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Title: Designing, implementing and evaluating a teaching sequence about physical and chemical change for Saudi school students aged 15-16
Author: Alhammad, Khalid Sulaiman
Awarding Body: University of Leeds
Current Institution: University of Leeds
Date of Award: 2013
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Differentiation between physical and chemical change in chemistry teaching is both fundamental and problematic. Teaching approaches often rely on using macroscopic descriptions of change processes, which by their nature cannot differentiate between physical and chemical change. The aim of this study was to develop. implement, and evaluate a teaching sequence concerning students' understanding of physical and chemical change processes, based upon a submicroscopic model of the structure of matter. The teaching sequence was implemented with secondary students aged 15•16 in the target Saudi school. A case study approach was employed (one school). Three year 10 classes from the selected school (90 male students) and two chemistry teachers were recruited. For the purpose of designing the teaching sequence, the Leeds Group model was used. In the implementation and evaluation phases the focus was on measuring what teachers and students were expected to do and what they actually did, as well as evaluating what students were expected to learn compared to what they actually learnt. Furthermore, an interview approach was used to explore teachers' and students' views about the designed teaching sequence. A conceptual analysis was conducted which identified six broad areas (families) of key scientific ideas (FKSO. The results of this study indicated that the implementation of the designed teaching sequence, to a large extent, covered the required conceptual content. The results also showed that the students talked to the teacher (and each other), as well as the teacher talking to students. So, the students could control the meaning-making process by their interventions, rather than placing sole responsibility for this on the teacher. The designed teaching sequence was, to some extent, effective in relation to students' learning of physical and chemical change across all six FKSls. However, what students found most difficult in the understanding of the physical and chemical change, through the particle model (submicroscopic level), was how macroscopic descriptions and the submicroscopic level relate to each other and differ from one another. The results demonstrated increases in the level of conceptual understanding achieved by students following the designed teaching sequence, compared to students following the normal teaching approach.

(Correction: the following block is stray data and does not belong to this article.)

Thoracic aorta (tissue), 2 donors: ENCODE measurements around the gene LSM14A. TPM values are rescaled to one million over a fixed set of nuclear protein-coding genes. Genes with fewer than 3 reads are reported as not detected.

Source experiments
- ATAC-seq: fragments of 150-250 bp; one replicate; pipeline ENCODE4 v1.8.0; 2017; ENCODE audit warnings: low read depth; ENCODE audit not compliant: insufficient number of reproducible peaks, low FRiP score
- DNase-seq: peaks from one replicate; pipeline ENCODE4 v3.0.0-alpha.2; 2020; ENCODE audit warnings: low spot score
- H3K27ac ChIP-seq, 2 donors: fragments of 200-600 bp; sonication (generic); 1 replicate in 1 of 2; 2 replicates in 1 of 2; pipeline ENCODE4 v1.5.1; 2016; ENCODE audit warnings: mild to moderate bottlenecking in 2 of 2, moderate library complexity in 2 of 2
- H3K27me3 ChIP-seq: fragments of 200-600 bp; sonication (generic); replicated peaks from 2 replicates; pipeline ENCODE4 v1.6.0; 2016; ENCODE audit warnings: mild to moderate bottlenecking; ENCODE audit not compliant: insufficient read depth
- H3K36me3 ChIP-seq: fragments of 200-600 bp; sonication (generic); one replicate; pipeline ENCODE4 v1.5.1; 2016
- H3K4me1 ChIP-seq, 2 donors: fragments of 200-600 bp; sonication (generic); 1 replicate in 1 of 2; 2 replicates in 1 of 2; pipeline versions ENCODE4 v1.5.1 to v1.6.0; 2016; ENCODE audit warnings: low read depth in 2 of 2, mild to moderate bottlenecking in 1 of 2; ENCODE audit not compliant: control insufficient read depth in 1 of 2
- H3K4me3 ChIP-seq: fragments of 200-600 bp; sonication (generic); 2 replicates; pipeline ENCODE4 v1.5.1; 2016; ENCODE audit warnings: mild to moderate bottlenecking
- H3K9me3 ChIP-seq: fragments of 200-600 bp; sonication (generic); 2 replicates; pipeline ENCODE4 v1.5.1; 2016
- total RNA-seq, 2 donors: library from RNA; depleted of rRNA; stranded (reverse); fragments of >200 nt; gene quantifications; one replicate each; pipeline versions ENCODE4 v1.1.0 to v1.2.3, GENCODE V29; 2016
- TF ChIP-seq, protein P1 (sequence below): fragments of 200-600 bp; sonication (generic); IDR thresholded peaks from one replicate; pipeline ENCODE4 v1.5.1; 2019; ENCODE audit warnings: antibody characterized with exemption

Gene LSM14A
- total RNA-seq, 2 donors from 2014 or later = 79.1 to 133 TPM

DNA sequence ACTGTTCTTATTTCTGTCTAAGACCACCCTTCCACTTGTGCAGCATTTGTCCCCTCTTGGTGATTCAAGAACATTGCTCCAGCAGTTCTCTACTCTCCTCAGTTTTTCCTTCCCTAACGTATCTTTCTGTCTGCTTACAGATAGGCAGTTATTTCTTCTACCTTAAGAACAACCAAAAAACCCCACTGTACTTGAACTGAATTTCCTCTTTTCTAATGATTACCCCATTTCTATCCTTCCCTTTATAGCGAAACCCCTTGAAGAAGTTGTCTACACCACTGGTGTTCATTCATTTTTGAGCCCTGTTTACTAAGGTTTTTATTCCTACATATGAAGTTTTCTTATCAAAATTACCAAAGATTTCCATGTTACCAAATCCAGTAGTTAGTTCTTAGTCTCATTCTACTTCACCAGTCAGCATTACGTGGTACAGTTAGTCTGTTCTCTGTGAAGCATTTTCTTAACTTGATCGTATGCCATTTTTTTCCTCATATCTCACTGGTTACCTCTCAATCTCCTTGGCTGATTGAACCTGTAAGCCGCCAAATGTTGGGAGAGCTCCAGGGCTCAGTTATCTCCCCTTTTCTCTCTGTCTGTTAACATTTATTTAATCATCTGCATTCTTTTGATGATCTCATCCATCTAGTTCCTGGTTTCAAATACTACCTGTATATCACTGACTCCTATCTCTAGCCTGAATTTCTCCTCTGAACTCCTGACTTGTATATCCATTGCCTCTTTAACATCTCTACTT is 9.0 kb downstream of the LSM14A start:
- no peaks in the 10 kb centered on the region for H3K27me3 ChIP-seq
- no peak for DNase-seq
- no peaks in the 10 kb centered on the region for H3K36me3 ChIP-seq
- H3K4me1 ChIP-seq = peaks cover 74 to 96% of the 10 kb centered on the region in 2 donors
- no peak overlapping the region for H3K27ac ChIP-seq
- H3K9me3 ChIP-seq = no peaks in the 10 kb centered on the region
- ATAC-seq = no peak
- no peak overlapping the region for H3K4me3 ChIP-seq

Supervisor: Not available Sponsor: Not available
Qualification Name: Thesis (Ph.D.) Qualification Level: Doctoral
EThOS ID:  DOI: Not available